million cash deficit.
That number is staggering. It makes
Vice President for Academic Affairs
Billy Frye's $20 million cuts over five
years seem miniscule in comparison.
Losing $600 million in one year would
be a prelude to devastating cutbacks in
the state's social services-cutbacks to
the point of governmental negligence.
So what should be done? Gerald
Miller has done nothing improper, and
obviously should not be removed from
office. The state would be hard-pressed
to come up with an alternative budget
proposal given the current legal and
financial restraints. Maybe what is
needed most is a set of sound and
responsible financial predictions from
the governor's office, as well as a true
commitment to keeping Michigan
afloat beyond Milliken's term of office.
Intelligent budget planning, along with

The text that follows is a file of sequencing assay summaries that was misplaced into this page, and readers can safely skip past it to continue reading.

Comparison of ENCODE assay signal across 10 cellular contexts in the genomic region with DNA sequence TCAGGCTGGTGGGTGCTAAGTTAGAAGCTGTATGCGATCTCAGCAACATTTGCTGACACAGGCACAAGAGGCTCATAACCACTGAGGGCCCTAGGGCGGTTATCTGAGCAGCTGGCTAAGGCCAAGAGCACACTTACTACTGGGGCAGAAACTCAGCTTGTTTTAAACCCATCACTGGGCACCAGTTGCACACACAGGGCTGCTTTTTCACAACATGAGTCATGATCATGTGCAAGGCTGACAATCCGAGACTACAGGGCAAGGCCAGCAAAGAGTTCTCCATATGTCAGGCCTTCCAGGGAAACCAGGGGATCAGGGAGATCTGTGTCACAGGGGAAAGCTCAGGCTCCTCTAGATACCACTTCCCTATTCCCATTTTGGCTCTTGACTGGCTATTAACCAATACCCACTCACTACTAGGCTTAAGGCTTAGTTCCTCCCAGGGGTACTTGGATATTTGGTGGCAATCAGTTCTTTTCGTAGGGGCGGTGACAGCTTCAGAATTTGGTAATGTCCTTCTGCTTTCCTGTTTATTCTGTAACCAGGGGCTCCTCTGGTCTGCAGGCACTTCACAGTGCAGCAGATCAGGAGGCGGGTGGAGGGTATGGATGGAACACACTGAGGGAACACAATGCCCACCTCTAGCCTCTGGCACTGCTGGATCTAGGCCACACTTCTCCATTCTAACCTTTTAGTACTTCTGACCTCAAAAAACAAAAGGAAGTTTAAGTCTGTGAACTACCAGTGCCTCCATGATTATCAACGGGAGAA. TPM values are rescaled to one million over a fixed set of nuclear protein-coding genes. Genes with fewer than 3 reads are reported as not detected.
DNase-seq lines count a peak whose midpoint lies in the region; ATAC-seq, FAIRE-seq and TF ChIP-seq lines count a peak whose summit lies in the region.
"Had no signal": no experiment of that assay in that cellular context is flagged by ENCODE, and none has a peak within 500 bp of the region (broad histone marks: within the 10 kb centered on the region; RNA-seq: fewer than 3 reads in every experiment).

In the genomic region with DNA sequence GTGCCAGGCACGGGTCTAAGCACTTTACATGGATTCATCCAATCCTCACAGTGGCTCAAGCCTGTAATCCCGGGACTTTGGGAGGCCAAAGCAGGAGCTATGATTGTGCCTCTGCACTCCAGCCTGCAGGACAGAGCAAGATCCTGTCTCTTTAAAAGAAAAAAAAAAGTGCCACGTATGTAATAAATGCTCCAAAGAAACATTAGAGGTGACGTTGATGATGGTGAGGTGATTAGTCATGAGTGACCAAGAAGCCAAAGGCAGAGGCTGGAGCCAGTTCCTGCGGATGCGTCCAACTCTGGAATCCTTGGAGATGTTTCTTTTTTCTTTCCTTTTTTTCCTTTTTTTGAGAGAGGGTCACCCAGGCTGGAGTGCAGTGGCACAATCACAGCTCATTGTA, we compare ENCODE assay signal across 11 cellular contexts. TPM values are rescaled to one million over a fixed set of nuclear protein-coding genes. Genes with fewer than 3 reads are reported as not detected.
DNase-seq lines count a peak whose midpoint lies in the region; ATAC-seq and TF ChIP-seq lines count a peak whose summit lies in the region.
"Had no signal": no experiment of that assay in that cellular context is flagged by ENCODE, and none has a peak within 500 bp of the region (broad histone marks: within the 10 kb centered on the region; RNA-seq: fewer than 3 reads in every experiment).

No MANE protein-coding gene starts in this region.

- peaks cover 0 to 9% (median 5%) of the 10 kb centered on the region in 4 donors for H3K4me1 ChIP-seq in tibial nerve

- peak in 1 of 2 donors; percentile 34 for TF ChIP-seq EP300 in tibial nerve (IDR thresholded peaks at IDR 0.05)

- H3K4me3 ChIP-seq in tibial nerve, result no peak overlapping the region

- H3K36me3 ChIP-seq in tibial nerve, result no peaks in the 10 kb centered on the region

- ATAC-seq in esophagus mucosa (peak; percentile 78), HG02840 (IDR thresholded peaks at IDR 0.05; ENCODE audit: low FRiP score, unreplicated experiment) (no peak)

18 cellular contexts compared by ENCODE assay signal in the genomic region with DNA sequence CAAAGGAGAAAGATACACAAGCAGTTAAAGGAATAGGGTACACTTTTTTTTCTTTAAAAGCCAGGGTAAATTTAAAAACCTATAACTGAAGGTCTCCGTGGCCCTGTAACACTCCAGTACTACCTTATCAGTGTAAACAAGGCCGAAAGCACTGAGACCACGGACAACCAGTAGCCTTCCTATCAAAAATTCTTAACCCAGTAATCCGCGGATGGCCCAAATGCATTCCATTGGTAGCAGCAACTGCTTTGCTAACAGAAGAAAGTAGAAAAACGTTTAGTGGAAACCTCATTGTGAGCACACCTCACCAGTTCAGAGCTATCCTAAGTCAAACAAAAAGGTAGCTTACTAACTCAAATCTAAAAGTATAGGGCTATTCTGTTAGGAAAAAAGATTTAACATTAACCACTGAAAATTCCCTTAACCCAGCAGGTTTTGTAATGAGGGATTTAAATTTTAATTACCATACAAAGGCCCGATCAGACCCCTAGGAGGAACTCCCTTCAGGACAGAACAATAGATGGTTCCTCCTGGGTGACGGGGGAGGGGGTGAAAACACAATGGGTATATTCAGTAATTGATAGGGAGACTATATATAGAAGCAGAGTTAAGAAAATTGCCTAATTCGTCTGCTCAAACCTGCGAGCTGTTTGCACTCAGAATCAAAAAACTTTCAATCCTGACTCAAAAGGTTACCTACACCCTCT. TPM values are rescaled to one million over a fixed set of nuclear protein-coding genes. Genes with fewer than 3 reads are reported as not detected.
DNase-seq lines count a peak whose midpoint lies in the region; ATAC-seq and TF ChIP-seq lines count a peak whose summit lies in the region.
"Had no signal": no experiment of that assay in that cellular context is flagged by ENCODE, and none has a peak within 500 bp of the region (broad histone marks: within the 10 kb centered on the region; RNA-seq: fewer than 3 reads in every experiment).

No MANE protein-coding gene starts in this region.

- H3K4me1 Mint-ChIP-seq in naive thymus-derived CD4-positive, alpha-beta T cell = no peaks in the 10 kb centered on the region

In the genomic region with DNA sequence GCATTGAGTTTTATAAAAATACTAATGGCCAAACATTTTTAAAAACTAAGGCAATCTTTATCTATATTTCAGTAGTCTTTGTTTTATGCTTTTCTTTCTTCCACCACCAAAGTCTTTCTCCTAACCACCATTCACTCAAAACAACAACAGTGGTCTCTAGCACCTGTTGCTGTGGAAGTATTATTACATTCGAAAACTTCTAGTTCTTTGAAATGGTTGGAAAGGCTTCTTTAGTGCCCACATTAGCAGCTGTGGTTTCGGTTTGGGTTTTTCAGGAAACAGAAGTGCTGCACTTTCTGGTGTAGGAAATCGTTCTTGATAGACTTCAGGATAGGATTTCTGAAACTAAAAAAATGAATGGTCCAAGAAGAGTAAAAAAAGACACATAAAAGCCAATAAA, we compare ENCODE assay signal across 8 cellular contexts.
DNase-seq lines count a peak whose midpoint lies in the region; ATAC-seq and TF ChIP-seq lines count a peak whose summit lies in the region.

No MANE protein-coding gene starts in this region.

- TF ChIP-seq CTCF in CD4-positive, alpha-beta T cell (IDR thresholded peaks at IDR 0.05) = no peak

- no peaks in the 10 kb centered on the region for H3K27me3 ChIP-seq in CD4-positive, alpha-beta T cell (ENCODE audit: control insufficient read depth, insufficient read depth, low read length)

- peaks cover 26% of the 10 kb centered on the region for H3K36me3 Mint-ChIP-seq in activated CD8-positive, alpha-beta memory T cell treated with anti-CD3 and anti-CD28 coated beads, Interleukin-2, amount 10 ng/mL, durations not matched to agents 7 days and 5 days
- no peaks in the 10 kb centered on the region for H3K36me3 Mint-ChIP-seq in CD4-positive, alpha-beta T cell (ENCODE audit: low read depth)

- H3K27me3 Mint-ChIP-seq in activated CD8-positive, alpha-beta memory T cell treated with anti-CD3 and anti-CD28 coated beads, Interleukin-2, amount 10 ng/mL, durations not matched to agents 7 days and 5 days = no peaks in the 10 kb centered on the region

realistic financial austerity, is the only,
way to keep this sagging state on its
feet.

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p A SP'OESN S AID TkIAT
'THE ISSUE INVOLVED A
HIG&HLY/ PEKSOWAL
PECA;ION.".
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LETTERS TO THE DAILY:

Ushers work with concerted

To the Daily:
In response to comments
regarding "obnoxious ushers"
(Daily, Feb. 10) =who harass
paying customers, ticket holders
should understand that the
ushers are acting on behalf of the
paying customers. Their duties
are not only to seat patrons, but
also to maintain a safe and con-
trolled atmosphere so that
everybody may enjoy the con-
cert.

Too many concertgoers hold
the unrealistic notion that their
tickets allow them unrestrained
movement. A ticket entitles an
individual to a seat from which to
enjoy the concert; it does not
allow patrons to dance in the
aisles (which violates state fire
codes), or to run up to the front of
the stage, or to have access to all
areas within an auditorium.
Moreover, most problems are
caused by a minority of concer-

tgoers who endanger or annoy the
majority of paying customers.
The interior of Hill Auditorium,
like the old Economics Building,
is constructed of wood. In order
to hold events in one of the